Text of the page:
Our lives are a series of little miracles. In 2000 my life was unraveling, exploding really, as if a cherry bomb went off in a house of cards. The phone rang and my life changed, at least a little. A colleague had given up on several ‘do good’ organizations and landed with a man who discovered a compassionate way to listen and communicate that puts the brakes on violence. A few weeks later I packed up my crew and broadcast cameras and spent the weekend in San Francisco recording what became the Center for Nonviolent Communications’ core curriculum, at least on video. You know the name. Marshall B. Rosenberg, PhD., cashed in his chips last week leaving behind a world one step closer to peace, kindness and what Marshall affectionately called ‘natural giving.’ Marshall came to my room one evening and we taped a personal interview.
Tue, 02/10/2015 - 15:09
One of my personal heroes is Marilyn Milos, founder of NOCIRC, http://nocirc.org. Her story of personal activism is exemplar; a model for anyone seized by a passionate insight that something is wrong and must be corrected. As a nurse training to become a midwife she witnessed her first circumcision.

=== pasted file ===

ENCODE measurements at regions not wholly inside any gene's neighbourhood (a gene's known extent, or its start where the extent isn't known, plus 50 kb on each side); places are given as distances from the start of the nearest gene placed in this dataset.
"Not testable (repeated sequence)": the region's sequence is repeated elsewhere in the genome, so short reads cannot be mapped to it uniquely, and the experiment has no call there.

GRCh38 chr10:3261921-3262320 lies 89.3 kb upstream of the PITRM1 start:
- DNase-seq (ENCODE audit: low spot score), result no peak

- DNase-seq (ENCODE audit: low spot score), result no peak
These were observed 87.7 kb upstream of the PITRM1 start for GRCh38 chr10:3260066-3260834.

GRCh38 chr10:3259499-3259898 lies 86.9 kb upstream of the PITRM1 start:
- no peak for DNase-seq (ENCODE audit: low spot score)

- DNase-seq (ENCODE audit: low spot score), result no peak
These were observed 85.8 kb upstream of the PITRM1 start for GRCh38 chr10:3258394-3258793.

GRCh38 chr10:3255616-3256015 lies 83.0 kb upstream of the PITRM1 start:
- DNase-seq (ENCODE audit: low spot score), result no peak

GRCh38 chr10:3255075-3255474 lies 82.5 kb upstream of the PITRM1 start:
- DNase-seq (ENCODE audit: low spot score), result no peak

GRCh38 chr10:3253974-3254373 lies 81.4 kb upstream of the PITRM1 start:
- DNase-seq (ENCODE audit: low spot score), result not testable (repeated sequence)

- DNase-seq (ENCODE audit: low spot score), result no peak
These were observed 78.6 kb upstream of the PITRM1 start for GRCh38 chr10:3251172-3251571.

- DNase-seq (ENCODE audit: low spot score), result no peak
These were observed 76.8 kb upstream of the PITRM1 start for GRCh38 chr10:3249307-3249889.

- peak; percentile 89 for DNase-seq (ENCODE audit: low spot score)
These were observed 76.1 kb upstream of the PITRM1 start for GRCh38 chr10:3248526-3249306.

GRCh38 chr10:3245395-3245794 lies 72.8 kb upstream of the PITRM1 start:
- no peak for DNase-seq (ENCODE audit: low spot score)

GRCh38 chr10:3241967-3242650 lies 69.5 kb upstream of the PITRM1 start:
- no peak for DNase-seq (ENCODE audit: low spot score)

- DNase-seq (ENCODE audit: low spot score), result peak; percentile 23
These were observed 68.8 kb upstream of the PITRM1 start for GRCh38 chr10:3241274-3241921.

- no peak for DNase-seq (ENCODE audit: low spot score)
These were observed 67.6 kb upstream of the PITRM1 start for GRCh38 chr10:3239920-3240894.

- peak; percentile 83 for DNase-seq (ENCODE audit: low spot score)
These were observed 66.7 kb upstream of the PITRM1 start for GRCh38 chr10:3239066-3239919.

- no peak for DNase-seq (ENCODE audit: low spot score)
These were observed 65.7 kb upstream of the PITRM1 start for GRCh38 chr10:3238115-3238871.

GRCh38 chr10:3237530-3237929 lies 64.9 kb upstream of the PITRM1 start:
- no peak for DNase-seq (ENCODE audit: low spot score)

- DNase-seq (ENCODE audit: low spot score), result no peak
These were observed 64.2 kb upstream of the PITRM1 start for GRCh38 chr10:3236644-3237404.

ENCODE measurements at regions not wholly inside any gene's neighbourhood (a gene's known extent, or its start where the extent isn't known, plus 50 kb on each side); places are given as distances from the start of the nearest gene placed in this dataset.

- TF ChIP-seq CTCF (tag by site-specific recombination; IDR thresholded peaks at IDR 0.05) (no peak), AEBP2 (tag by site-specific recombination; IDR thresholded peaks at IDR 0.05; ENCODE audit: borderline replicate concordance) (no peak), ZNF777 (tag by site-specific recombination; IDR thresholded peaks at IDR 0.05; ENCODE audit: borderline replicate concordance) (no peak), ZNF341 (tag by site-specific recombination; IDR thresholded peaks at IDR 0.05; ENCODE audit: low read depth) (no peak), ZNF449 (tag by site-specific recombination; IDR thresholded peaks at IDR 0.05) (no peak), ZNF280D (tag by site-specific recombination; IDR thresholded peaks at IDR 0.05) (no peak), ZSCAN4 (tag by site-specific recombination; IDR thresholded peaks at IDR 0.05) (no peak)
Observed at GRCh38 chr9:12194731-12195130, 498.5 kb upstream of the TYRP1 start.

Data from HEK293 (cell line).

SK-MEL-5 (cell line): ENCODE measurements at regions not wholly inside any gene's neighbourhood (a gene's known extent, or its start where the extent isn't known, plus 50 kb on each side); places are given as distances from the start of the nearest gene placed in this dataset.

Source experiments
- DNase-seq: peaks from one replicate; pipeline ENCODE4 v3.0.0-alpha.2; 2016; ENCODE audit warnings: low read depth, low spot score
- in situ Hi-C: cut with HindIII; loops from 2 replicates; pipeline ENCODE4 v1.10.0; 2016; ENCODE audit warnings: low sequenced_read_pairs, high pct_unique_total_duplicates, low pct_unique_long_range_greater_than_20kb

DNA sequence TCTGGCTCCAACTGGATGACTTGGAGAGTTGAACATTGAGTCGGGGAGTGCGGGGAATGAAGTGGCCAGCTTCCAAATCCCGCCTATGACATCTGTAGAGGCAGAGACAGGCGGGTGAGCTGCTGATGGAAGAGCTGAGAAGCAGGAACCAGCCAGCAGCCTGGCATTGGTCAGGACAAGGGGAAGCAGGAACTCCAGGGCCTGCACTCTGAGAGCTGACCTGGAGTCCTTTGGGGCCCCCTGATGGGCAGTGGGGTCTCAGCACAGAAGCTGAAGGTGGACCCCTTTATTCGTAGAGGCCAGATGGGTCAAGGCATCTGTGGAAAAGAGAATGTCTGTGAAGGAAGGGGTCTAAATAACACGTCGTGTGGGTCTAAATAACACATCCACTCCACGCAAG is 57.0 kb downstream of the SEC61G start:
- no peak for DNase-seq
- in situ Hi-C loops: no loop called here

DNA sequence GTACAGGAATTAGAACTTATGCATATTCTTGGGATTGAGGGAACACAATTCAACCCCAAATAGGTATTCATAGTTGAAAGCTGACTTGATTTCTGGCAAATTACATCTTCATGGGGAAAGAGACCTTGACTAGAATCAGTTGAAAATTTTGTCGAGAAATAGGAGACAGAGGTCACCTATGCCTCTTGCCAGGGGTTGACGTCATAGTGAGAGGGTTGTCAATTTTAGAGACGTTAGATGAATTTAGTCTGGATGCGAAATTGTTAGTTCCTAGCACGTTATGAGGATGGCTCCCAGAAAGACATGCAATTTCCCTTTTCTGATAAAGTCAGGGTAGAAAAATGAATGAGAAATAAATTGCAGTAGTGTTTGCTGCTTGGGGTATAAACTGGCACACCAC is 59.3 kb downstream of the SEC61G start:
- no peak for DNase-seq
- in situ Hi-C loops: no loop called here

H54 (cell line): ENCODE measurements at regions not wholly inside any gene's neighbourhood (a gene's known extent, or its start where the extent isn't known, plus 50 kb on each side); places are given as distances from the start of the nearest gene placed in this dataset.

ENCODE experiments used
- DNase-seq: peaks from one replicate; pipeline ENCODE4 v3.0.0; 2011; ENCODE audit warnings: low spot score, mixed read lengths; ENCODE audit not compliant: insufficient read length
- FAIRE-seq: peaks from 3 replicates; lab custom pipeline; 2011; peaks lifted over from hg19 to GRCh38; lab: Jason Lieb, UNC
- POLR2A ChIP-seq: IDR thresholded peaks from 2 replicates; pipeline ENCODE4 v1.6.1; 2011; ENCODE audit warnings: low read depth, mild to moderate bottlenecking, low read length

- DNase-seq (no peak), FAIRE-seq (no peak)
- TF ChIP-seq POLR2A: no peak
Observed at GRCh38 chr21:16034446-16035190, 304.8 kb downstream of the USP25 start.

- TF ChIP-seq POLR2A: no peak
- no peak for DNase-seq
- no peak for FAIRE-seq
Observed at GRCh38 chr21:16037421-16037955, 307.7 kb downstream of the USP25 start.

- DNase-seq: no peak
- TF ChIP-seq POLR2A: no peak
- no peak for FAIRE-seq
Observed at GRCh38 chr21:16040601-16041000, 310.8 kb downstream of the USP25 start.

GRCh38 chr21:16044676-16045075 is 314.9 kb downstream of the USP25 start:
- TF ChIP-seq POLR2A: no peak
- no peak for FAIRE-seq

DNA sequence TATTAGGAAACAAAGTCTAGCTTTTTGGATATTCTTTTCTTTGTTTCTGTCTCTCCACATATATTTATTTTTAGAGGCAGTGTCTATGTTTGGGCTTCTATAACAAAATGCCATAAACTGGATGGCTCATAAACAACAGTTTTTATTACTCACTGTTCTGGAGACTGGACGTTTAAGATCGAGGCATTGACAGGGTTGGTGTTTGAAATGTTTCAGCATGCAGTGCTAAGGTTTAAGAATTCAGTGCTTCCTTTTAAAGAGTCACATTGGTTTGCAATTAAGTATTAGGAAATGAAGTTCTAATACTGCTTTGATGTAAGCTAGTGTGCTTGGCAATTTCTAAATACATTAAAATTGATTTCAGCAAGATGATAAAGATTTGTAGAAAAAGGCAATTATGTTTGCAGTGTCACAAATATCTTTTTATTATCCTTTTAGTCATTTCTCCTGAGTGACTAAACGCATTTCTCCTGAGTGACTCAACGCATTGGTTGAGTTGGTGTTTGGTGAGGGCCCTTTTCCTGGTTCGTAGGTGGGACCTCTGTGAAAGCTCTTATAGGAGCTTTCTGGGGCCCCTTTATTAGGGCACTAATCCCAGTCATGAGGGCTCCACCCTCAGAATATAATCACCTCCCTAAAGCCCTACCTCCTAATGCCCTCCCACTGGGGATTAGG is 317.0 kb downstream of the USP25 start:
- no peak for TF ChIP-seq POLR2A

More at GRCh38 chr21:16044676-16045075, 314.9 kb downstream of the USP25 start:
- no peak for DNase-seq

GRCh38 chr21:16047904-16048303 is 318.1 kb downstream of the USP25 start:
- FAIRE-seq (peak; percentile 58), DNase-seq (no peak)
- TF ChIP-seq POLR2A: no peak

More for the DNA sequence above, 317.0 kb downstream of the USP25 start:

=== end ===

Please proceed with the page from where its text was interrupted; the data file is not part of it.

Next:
Wed, 01/28/2015 - 20:40
I can’t believe it! No, it can’t be true. Impossible! It must be a mistake. Indeed, Carly Elizabeth and I (and of course Z) are six months young today.
What began as a tender ‘first, do no harm’ obsession deepened and expanded into a radiant love affair, a dance of infinitely subtle feelings, gestures, an expressive ebb and flow of shared meaning marked by a palpable urge to evoke safety, trust, happiness and wonder, anticipating what delicious experience will happen next. Every movement she makes is unmistakably intelligent. Not the limited, narrow intelligence we call intellect, rather a keen sense of relationship.